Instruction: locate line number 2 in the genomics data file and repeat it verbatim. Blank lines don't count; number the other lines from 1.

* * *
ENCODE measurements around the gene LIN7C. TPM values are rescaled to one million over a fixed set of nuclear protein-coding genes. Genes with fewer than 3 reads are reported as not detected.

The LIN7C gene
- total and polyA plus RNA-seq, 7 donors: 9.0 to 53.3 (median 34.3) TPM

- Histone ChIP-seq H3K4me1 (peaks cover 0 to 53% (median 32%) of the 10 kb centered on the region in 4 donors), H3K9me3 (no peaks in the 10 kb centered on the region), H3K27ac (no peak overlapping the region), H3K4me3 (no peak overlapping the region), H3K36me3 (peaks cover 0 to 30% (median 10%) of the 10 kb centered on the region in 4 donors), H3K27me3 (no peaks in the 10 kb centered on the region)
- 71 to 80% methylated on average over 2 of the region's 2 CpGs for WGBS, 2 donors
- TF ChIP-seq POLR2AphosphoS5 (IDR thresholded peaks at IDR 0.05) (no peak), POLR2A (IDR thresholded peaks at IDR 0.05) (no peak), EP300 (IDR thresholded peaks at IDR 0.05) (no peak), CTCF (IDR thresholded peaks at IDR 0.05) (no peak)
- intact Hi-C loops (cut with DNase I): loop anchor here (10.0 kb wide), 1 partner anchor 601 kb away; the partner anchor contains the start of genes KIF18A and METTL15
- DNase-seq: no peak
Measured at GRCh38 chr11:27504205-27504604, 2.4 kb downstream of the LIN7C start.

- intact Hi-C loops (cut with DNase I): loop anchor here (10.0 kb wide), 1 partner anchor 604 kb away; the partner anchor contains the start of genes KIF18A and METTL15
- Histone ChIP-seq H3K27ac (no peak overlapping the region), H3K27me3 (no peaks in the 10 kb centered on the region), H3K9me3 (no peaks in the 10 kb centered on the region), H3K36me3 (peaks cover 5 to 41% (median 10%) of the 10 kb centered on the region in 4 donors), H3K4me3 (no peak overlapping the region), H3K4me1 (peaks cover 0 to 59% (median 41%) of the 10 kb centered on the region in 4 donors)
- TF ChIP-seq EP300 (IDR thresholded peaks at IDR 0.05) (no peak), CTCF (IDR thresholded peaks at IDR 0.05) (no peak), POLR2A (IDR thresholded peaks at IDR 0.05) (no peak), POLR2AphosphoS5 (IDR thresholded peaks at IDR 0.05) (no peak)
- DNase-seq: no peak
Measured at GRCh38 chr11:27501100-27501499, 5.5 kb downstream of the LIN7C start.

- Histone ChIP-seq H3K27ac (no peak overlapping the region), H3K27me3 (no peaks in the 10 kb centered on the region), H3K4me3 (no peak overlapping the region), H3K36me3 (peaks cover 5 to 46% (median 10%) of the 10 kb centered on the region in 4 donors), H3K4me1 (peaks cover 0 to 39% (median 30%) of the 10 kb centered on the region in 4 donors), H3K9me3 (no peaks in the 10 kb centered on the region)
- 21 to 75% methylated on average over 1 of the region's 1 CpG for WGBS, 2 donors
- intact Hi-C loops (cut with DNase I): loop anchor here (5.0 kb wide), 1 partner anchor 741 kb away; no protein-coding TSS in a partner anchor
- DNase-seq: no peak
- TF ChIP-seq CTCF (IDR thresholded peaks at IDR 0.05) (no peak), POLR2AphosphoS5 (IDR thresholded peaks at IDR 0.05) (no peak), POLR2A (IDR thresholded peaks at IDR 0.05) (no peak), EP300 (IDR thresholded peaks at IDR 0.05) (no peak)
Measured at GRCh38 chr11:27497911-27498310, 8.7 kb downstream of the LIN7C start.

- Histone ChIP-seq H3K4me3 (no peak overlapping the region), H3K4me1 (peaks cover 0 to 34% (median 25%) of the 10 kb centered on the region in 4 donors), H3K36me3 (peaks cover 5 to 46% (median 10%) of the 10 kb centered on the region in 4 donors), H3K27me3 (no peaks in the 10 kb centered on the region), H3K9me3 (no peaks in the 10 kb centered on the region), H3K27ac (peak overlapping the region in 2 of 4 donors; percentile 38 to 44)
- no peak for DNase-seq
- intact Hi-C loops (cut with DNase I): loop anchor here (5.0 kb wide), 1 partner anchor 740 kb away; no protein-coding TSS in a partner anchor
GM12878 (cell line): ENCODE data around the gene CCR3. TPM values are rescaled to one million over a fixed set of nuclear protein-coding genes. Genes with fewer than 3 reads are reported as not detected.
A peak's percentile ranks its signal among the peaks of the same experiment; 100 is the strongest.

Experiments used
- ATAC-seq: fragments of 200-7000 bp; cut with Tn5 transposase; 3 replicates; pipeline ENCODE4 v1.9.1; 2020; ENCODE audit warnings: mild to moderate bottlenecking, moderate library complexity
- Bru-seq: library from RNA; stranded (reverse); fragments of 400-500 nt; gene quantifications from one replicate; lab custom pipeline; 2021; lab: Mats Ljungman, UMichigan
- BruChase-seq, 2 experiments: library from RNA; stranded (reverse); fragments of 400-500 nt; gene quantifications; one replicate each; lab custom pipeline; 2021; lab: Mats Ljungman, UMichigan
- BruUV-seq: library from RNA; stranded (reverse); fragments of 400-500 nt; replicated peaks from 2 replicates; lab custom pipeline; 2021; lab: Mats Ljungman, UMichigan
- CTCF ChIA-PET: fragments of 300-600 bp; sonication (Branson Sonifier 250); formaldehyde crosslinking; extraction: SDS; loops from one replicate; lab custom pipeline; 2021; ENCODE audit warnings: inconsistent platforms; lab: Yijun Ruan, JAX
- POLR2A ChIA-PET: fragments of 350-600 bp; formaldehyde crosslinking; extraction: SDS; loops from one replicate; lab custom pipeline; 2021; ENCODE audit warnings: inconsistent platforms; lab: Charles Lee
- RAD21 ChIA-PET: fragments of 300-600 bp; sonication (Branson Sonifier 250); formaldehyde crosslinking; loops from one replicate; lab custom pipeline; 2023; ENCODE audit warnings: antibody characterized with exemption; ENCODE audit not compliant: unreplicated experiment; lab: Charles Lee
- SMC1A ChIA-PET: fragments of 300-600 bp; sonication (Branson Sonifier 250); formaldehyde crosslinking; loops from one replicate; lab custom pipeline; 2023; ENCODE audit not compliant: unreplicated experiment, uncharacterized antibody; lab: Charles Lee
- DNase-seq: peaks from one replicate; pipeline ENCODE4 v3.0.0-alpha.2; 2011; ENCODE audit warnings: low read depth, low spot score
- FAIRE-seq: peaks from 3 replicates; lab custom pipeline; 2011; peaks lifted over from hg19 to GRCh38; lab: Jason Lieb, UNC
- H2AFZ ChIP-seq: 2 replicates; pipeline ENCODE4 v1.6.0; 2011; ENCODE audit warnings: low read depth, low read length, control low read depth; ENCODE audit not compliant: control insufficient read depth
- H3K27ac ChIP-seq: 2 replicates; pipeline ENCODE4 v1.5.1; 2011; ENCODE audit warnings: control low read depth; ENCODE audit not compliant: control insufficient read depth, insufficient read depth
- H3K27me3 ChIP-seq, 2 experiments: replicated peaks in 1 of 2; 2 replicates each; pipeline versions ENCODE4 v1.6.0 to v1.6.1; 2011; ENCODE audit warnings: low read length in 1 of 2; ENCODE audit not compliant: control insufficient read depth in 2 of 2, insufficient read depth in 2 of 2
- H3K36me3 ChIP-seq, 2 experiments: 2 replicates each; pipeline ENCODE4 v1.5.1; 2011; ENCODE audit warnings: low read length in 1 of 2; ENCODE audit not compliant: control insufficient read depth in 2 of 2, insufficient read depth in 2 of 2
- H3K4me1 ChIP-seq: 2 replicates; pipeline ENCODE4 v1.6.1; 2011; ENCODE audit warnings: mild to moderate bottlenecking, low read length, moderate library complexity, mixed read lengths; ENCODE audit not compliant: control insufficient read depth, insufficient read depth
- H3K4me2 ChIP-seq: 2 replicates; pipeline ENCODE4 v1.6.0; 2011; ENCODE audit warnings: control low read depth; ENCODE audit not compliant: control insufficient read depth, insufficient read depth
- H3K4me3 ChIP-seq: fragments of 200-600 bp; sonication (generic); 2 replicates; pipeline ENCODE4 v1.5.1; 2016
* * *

The LIN7C gene